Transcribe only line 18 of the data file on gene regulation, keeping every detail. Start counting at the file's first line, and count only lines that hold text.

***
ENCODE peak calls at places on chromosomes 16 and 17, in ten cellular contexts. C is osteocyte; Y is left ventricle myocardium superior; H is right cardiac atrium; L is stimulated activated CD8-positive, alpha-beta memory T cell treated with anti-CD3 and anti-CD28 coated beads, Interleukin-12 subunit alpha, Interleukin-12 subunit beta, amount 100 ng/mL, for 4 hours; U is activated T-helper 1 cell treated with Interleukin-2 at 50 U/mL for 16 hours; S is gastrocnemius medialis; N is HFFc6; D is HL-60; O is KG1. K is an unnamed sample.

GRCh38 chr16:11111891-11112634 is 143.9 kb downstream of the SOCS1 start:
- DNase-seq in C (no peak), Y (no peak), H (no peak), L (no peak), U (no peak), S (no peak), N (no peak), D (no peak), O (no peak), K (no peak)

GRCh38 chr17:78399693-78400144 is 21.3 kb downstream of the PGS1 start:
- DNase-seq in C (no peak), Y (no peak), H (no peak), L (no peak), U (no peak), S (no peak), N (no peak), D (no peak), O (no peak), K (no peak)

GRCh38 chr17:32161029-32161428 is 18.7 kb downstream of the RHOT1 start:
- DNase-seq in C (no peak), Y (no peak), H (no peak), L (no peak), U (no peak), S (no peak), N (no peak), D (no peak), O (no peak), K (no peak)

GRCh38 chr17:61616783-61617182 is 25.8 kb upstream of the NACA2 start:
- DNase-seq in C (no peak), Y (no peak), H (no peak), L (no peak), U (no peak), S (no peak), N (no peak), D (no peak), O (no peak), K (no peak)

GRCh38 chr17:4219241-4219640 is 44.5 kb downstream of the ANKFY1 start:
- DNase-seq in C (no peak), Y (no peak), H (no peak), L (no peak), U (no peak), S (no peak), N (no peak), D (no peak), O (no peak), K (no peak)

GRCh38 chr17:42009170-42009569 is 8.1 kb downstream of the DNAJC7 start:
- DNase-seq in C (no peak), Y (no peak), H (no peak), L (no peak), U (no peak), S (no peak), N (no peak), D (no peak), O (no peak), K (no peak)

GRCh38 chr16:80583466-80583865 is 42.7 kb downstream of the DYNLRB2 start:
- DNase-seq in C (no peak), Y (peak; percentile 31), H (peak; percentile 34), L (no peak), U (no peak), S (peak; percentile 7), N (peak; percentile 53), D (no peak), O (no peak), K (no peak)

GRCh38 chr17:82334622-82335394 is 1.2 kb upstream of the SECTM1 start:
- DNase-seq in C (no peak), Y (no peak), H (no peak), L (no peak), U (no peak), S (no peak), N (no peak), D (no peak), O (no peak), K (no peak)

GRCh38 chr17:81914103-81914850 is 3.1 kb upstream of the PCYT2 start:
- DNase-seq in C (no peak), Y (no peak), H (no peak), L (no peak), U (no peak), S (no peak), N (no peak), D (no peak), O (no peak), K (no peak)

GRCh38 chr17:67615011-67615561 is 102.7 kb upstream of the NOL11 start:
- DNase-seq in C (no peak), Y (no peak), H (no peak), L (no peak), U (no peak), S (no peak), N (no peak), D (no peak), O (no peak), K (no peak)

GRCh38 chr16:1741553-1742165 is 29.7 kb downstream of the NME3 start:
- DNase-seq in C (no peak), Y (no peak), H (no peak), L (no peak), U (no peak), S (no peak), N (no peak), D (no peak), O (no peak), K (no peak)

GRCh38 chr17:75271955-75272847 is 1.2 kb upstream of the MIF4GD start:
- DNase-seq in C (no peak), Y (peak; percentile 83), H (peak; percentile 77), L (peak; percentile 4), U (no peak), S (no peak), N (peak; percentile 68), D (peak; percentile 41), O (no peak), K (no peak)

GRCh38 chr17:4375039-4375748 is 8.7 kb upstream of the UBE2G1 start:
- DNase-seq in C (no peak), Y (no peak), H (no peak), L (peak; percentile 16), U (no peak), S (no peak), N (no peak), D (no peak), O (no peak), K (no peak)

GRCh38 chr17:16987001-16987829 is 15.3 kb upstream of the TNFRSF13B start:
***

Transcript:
GRCh38 chr17:81914103-81914850 is 3.1 kb upstream of the PCYT2 start: